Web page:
• This has also shown up in Monroe and..., which was originally drawn by Bill Wray (the same one who worked on The Ren & Stimpy Show in the 1990s). After a short retirement, the feature was briefly revived with Tom Fowler as the artist before retiring again. The change in artists was supposedly because Wray (who, like most of the staff, has plenty of work outside the magazine) had very little time to draw and color the strip on time, meaning that he had to do a rush job.
    • Mike Snider's "Celeberity Cause-of-Death Betting Odds'' was originally drawn by Thomas Fluharty for seven of its first eight installments (the seventh, in #364, was done by James Warhola instead). Hermann Mejia then drew it for the rest of the run, except for issues #370 (Warhola again), #375 (Fluharty again), and #398-#401 (Jon Weiman). The feature was retired with #417, made a one-time return with #423, then was revived starting at #455 with Jack Syracuse as the artist. After Snider quit the magazine in the mid-2000s, the series has been uncredited.
    • Also present in the Star Wars parodies. Dick DeBartolo and Nick Meglin co-wrote the A New Hope parody, with Harry North as the artist; the next four had just DeBartolo writing and Mort Drucker drawing. Inexplicably, the last one switched to David Shayne for the writing and Hermann Mejia for the art.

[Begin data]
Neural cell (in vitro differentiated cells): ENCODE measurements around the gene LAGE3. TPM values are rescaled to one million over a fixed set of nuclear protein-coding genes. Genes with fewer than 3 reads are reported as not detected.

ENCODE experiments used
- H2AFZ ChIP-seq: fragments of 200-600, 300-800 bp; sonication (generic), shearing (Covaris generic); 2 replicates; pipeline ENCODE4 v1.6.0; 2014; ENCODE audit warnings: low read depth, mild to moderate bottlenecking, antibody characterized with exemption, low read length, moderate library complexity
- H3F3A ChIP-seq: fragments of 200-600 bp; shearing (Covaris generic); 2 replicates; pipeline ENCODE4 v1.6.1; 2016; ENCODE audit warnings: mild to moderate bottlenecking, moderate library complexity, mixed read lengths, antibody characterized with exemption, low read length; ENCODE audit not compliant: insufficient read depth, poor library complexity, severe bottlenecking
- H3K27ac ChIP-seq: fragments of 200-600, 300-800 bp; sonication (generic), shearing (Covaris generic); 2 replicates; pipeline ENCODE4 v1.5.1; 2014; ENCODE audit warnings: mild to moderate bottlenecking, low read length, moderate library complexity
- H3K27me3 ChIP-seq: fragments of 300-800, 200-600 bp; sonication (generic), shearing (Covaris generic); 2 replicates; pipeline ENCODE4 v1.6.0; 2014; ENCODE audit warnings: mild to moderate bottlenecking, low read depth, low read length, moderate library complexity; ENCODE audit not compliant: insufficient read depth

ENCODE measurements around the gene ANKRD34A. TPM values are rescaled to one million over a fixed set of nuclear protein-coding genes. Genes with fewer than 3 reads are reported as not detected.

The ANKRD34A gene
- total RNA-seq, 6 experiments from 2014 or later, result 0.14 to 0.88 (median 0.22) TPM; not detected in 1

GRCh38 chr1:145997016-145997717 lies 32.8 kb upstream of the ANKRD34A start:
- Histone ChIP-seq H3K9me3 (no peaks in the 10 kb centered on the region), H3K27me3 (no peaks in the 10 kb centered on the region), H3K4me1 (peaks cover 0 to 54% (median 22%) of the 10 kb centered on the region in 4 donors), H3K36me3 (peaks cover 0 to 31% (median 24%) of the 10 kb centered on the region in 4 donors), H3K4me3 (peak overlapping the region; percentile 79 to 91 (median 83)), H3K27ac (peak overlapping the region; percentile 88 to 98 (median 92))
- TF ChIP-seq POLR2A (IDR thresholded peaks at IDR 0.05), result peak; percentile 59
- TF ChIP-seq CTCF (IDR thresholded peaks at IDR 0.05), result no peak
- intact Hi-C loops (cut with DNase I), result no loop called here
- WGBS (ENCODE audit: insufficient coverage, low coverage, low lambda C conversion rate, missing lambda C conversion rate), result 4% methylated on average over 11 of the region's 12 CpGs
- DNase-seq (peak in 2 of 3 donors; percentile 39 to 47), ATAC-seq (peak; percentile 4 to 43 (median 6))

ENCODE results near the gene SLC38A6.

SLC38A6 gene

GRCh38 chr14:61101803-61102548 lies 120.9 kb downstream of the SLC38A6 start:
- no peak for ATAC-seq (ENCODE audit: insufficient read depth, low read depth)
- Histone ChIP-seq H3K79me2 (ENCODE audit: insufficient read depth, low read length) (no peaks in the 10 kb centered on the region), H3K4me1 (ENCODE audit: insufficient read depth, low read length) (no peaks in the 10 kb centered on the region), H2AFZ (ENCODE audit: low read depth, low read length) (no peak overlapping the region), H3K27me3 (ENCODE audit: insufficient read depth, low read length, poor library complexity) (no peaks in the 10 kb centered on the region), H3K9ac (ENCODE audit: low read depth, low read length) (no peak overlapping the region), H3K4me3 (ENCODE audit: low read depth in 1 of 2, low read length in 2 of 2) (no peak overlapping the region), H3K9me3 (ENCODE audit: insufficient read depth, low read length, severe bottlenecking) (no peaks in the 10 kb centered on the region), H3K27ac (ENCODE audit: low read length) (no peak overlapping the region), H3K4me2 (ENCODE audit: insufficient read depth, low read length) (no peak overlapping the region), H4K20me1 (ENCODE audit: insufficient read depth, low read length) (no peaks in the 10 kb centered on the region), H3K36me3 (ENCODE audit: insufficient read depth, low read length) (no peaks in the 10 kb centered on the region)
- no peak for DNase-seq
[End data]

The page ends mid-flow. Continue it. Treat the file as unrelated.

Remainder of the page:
• Technology Marches On: In their article "The 50 Worst Things About the Internet", one of the captions showed a family huddled around their tiny computer monitor watching a movie on Netflix, while their big beautiful flatscreen TV sat in the living room unused. The issue came out in 2009; nowadays there are multiple ways to stream video sites through your television (even back then, the family could have plugged the computer into the TV with an HDMI cable if they really wanted to). Hell, many TV's now have wifi connectivity, eliminating the need for a middleman altogether.
  • Too Soon: Issue #411 (November 2001) was originally supposed to have a cover featuring Alfred mistaking crime scene tape for the finish line of a race. The cover was deemed insensitive after 9/11, so it was hastily pulled and replaced with a stock Alfred image photoshopped to have an American flag in place of his missing tooth. A few copies of the original cover supposedly got out, though.
    • According to this interview with Fold-In artist Al Jaffee, he created a Fold-In themed to the 2012 theater shooting in Aurora, Colorado, and the editors decided that it was in poor taste, and 600,000 copies were shredded to cover it up.
  • Writer Revolt: A running joke in the magazine, and somewhat true behind-the-scenes occasionally.
  • Write What You Know: Dick DeBartolo was working for Mark Goodson Productions when he was tapped to write the Family Feud parody. Naturally, he took that opportunity to knock down every trope that show presented (and submitted the parody under a pen name).
  • You Look Familiar: Certain contributors have returned after a long gap. Most notably, Will Elder and Harvey Kurtzman returned to illustrate some articles in The Eighties, and artist Joe Orlando, a semi-regular between 1957-1969, returned for four articles in 1997.

Trivia related to the cartoon: